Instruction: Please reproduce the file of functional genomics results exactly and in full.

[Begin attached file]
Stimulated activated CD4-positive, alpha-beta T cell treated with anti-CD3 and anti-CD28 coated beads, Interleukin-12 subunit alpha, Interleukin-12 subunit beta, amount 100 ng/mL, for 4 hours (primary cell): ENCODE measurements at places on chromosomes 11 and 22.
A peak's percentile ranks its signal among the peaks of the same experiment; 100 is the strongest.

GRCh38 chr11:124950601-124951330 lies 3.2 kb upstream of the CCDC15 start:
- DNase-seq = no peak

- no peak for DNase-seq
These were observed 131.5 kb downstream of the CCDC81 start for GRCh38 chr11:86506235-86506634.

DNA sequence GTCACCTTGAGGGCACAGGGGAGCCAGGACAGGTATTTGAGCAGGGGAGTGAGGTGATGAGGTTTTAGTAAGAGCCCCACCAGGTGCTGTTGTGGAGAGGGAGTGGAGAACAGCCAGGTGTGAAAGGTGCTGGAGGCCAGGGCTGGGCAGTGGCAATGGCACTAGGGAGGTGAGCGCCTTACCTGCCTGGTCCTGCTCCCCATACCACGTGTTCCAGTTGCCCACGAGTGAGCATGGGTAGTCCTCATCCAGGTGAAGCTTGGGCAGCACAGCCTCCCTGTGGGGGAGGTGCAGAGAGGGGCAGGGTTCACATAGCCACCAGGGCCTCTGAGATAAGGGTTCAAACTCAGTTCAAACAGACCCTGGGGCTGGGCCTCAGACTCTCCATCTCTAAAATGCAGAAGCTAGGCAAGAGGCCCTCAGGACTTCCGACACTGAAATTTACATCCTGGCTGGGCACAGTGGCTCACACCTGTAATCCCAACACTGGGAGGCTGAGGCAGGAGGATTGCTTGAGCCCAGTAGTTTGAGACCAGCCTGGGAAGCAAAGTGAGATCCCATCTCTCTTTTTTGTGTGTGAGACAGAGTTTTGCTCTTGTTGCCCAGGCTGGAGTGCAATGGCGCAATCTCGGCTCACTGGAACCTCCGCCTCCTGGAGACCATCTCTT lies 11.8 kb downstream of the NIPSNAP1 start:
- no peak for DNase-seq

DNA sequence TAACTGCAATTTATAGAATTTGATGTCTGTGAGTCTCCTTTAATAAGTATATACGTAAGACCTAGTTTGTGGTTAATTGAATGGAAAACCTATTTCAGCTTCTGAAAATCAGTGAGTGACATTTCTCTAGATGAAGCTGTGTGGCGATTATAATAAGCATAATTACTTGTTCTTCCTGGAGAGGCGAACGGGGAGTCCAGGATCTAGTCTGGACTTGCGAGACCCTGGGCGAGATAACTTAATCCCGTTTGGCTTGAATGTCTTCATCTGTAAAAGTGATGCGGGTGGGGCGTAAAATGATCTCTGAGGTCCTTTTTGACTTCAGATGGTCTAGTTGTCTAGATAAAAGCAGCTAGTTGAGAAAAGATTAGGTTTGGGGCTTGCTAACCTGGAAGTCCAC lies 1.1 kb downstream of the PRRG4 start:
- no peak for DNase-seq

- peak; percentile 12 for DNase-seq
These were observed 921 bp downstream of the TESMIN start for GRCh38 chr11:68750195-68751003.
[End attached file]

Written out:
Stimulated activated CD4-positive, alpha-beta T cell treated with anti-CD3 and anti-CD28 coated beads, Interleukin-12 subunit alpha, Interleukin-12 subunit beta, amount 100 ng/mL, for 4 hours (primary cell): ENCODE measurements at places on chromosomes 11 and 22.
A peak's percentile ranks its signal among the peaks of the same experiment; 100 is the strongest.

GRCh38 chr11:124950601-124951330 lies 3.2 kb upstream of the CCDC15 start:
- DNase-seq = no peak

- no peak for DNase-seq
These were observed 131.5 kb downstream of the CCDC81 start for GRCh38 chr11:86506235-86506634.

DNA sequence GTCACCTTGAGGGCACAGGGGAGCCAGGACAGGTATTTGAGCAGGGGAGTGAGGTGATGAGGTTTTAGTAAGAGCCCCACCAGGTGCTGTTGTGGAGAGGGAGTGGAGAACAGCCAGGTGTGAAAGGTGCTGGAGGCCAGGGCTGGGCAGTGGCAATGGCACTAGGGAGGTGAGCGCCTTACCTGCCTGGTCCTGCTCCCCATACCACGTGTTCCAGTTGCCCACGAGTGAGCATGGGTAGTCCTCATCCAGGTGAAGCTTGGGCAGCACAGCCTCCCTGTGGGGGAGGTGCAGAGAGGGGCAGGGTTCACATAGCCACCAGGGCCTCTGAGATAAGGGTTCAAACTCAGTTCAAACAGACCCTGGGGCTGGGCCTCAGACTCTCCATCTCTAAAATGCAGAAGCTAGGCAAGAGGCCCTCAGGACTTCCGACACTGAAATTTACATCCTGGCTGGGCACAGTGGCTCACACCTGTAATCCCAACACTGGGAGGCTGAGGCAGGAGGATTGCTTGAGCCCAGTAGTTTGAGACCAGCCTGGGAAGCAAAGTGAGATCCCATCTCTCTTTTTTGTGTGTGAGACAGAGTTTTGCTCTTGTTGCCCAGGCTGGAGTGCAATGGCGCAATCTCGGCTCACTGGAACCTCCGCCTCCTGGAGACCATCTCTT lies 11.8 kb downstream of the NIPSNAP1 start:
- no peak for DNase-seq

DNA sequence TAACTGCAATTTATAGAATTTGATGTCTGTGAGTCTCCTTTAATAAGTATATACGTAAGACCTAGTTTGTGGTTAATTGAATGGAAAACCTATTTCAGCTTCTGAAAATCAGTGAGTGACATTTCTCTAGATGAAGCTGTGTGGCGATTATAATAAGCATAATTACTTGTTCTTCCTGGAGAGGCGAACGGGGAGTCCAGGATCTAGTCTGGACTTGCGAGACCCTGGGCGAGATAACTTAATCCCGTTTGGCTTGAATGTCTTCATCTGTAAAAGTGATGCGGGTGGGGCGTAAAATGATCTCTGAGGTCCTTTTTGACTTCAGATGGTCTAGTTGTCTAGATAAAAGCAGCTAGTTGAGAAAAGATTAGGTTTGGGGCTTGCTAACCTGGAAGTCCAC lies 1.1 kb downstream of the PRRG4 start:
- no peak for DNase-seq

- peak; percentile 12 for DNase-seq
These were observed 921 bp downstream of the TESMIN start for GRCh38 chr11:68750195-68751003.